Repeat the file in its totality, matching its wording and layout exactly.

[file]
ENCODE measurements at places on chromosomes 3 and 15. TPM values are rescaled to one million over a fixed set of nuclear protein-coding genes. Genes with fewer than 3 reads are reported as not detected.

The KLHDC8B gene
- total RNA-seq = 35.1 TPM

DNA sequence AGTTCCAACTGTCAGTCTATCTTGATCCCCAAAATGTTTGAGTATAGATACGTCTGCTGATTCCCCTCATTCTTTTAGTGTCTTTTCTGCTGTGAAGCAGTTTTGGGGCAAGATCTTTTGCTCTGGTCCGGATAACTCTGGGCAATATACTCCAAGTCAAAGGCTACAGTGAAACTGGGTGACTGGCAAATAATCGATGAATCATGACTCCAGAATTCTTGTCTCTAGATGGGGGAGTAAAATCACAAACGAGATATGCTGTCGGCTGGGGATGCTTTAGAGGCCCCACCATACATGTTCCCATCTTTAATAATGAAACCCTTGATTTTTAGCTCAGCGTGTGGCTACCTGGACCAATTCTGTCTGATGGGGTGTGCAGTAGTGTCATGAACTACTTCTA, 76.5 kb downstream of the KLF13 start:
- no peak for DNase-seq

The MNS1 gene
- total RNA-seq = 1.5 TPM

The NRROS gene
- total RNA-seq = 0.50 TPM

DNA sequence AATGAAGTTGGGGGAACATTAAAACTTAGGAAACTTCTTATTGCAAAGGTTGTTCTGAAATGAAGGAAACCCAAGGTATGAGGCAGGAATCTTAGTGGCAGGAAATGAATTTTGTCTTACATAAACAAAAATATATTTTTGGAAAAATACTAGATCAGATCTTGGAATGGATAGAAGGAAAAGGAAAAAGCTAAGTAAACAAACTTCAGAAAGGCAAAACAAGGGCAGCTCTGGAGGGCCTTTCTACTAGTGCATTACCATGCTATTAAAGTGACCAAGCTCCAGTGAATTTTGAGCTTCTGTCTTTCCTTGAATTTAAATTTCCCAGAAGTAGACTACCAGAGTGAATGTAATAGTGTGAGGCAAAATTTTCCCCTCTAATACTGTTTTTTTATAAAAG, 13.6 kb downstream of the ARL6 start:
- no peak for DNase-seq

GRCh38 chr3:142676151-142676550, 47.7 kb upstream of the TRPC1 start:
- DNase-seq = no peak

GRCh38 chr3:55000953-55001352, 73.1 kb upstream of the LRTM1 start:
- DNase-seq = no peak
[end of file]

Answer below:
ENCODE measurements at places on chromosomes 3 and 15. TPM values are rescaled to one million over a fixed set of nuclear protein-coding genes. Genes with fewer than 3 reads are reported as not detected.

The KLHDC8B gene
- total RNA-seq = 35.1 TPM

DNA sequence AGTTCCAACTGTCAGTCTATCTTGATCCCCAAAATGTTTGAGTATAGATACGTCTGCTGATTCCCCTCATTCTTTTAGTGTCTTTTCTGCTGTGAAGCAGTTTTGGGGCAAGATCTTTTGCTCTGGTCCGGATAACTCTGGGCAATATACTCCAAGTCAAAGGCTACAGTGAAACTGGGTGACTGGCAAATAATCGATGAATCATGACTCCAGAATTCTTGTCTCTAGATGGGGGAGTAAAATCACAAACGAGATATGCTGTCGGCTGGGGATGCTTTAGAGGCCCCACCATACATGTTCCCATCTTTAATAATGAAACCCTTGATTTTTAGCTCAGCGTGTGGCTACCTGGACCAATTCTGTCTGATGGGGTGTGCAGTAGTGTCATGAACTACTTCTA, 76.5 kb downstream of the KLF13 start:
- no peak for DNase-seq

The MNS1 gene
- total RNA-seq = 1.5 TPM

The NRROS gene
- total RNA-seq = 0.50 TPM

DNA sequence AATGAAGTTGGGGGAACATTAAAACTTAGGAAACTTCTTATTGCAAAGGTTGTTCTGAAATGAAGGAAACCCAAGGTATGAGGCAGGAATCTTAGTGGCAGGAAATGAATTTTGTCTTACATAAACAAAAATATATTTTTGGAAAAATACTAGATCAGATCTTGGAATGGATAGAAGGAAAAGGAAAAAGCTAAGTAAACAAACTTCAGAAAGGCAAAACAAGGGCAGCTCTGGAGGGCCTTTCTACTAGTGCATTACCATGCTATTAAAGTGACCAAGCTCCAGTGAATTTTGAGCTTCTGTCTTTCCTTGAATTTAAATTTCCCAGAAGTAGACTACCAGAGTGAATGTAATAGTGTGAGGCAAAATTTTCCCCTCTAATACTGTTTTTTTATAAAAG, 13.6 kb downstream of the ARL6 start:
- no peak for DNase-seq

GRCh38 chr3:142676151-142676550, 47.7 kb upstream of the TRPC1 start:
- DNase-seq = no peak

GRCh38 chr3:55000953-55001352, 73.1 kb upstream of the LRTM1 start:
- DNase-seq = no peak